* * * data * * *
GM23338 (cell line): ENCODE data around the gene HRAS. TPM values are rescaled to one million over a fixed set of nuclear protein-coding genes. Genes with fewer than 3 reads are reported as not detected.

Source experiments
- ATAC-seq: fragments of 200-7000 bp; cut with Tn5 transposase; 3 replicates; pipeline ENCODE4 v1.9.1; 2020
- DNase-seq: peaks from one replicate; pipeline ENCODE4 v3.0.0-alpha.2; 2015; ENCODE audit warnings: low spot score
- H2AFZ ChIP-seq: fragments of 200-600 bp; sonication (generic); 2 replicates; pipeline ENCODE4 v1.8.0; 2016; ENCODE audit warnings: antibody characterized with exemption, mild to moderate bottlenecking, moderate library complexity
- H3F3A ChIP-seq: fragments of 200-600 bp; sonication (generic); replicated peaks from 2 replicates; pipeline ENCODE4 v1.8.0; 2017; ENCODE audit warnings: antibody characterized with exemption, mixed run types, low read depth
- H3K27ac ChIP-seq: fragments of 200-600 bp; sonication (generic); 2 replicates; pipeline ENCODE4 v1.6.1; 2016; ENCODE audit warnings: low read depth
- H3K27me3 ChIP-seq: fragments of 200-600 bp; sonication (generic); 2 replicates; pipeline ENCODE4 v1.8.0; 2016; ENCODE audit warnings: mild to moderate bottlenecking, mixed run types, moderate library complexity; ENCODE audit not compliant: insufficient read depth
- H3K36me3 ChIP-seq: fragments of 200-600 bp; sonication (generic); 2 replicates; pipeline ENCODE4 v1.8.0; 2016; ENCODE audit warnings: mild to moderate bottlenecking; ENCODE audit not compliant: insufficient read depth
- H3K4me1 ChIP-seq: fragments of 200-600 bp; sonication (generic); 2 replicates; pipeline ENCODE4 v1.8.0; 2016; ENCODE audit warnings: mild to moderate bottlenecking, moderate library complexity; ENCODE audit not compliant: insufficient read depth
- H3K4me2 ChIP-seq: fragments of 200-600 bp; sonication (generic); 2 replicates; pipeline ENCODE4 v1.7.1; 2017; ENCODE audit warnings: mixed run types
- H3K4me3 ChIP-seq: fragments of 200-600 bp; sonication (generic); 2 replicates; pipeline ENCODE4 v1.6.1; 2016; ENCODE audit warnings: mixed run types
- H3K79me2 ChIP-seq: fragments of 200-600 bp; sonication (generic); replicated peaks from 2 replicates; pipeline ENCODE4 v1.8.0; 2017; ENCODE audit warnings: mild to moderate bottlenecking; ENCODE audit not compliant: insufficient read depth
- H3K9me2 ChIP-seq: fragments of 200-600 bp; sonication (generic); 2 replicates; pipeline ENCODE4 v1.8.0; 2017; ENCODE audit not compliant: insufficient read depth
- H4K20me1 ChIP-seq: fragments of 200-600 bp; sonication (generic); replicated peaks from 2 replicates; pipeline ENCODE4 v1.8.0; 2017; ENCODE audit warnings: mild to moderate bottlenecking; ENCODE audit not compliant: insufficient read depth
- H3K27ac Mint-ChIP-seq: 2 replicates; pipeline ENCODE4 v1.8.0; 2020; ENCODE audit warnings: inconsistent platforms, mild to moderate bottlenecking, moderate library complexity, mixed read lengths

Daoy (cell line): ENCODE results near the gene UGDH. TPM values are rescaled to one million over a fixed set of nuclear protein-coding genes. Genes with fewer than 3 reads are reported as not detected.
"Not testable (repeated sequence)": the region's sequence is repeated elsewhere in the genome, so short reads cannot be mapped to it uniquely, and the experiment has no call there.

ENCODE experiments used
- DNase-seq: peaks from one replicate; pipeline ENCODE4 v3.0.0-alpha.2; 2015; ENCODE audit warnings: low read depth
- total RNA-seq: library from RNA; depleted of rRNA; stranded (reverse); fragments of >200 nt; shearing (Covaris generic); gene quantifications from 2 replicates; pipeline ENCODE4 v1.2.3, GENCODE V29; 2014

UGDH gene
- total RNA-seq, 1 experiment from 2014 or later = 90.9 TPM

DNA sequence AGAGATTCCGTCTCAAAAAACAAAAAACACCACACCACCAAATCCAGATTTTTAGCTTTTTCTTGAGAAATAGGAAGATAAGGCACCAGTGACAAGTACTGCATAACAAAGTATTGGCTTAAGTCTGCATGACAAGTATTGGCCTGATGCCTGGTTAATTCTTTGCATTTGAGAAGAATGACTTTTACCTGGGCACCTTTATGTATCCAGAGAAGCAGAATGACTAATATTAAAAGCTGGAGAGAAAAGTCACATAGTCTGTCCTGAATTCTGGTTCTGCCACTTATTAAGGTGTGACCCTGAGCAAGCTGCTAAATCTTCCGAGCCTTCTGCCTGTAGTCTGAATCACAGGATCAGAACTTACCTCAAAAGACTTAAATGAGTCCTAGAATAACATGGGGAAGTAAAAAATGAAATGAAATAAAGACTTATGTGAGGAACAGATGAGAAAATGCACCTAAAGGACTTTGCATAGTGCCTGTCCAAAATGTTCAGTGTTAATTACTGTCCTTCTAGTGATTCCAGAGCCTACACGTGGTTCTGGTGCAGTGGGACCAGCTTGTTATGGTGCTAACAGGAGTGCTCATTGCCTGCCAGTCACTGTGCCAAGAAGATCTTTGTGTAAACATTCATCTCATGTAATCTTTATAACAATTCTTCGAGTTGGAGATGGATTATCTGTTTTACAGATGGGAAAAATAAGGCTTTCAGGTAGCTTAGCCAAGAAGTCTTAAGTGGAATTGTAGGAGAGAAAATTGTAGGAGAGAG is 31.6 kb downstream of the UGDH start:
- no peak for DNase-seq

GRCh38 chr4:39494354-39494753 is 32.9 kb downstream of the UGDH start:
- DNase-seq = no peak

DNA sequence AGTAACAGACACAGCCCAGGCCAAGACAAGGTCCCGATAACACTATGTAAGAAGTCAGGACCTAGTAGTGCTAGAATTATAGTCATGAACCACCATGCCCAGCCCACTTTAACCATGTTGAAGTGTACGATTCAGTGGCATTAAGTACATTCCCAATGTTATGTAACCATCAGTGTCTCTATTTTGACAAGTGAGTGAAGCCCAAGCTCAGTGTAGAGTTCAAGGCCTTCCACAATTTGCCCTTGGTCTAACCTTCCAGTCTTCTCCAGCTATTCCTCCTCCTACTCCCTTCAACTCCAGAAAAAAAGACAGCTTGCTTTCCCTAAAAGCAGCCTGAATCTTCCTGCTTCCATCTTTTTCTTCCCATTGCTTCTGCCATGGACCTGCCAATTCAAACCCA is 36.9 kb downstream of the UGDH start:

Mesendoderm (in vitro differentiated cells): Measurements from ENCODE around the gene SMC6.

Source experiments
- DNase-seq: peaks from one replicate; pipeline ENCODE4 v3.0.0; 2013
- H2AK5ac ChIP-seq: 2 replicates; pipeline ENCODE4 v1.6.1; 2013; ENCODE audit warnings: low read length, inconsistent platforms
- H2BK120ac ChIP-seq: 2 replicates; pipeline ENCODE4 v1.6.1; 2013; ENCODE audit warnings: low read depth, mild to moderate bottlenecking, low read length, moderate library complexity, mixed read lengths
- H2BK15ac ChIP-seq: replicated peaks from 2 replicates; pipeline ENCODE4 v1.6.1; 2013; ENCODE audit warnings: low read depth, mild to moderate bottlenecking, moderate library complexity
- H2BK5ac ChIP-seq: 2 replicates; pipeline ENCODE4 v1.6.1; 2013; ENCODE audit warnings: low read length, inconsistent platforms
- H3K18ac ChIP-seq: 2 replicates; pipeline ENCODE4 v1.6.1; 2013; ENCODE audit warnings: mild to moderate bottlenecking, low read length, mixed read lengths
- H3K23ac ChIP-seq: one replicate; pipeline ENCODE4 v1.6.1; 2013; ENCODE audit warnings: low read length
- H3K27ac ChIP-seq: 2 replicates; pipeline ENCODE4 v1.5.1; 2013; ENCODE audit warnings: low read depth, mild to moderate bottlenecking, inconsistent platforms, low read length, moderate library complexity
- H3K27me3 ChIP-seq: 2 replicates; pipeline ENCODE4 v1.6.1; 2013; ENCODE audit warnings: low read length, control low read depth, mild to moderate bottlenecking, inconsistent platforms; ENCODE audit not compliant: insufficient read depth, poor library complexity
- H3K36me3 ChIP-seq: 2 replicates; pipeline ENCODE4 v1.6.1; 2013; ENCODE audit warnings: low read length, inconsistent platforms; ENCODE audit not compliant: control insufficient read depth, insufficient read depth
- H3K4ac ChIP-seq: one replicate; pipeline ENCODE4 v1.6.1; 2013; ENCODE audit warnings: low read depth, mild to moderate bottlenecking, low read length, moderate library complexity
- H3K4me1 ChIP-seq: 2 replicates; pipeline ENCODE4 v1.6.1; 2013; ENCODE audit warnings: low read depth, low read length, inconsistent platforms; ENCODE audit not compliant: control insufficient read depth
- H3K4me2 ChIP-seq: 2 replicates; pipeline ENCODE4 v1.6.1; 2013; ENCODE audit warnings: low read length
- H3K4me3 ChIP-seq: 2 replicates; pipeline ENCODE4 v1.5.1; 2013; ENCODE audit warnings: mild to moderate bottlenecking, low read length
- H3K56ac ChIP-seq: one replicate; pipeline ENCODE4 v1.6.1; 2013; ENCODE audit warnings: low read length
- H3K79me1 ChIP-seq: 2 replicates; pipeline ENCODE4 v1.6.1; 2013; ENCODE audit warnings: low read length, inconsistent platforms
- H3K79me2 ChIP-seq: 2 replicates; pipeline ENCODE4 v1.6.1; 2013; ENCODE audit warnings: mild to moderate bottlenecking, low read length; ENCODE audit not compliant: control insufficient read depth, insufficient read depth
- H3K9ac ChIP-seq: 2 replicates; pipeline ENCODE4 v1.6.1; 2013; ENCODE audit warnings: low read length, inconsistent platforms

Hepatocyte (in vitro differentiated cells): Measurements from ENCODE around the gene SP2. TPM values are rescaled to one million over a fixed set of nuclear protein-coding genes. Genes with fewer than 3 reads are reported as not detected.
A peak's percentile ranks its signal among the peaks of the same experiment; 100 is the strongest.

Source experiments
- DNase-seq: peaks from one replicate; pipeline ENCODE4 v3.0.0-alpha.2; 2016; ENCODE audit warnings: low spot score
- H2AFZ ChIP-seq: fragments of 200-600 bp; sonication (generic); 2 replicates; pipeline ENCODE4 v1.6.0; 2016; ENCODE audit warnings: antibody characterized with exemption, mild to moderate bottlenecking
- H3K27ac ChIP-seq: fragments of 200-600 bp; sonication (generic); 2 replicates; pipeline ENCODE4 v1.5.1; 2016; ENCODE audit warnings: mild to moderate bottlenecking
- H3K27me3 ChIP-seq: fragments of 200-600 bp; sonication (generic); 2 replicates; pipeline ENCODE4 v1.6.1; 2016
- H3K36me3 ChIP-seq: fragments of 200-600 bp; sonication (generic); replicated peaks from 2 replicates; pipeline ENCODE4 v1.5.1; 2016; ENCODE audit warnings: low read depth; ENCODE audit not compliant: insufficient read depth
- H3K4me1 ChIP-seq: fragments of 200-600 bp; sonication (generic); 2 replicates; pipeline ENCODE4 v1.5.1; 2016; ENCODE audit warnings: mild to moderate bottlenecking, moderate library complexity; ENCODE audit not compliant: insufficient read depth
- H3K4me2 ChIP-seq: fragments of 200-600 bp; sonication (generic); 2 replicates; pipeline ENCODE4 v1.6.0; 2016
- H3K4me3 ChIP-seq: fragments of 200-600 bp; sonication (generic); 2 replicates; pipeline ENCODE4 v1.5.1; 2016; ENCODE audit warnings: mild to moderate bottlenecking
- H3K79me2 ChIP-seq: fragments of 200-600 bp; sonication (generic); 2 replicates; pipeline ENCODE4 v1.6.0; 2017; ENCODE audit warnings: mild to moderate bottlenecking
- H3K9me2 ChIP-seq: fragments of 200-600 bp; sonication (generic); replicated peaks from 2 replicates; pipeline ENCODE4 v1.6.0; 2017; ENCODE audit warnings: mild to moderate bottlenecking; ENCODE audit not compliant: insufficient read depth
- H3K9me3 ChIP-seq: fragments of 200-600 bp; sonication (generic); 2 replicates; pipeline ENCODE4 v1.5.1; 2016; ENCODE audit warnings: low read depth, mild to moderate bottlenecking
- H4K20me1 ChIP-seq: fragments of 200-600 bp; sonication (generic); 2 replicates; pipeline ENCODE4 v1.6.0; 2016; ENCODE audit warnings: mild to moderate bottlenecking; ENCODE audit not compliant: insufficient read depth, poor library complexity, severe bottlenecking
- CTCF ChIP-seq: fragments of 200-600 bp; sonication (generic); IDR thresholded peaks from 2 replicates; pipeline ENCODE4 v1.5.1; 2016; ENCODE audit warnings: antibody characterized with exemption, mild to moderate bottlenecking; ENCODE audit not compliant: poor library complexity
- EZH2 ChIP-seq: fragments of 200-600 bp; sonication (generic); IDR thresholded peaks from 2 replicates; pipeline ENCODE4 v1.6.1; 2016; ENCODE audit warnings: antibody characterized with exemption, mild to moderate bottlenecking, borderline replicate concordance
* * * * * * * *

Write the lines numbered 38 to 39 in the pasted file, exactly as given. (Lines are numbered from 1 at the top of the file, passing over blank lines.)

- H3K27ac ChIP-seq: 2 replicates; pipeline ENCODE4 v1.5.1; 2013; ENCODE audit warnings: low read depth, mild to moderate bottlenecking, inconsistent platforms, low read length, moderate library complexity
- H3K27me3 ChIP-seq: 2 replicates; pipeline ENCODE4 v1.6.1; 2013; ENCODE audit warnings: low read length, control low read depth, mild to moderate bottlenecking, inconsistent platforms; ENCODE audit not compliant: insufficient read depth, poor library complexity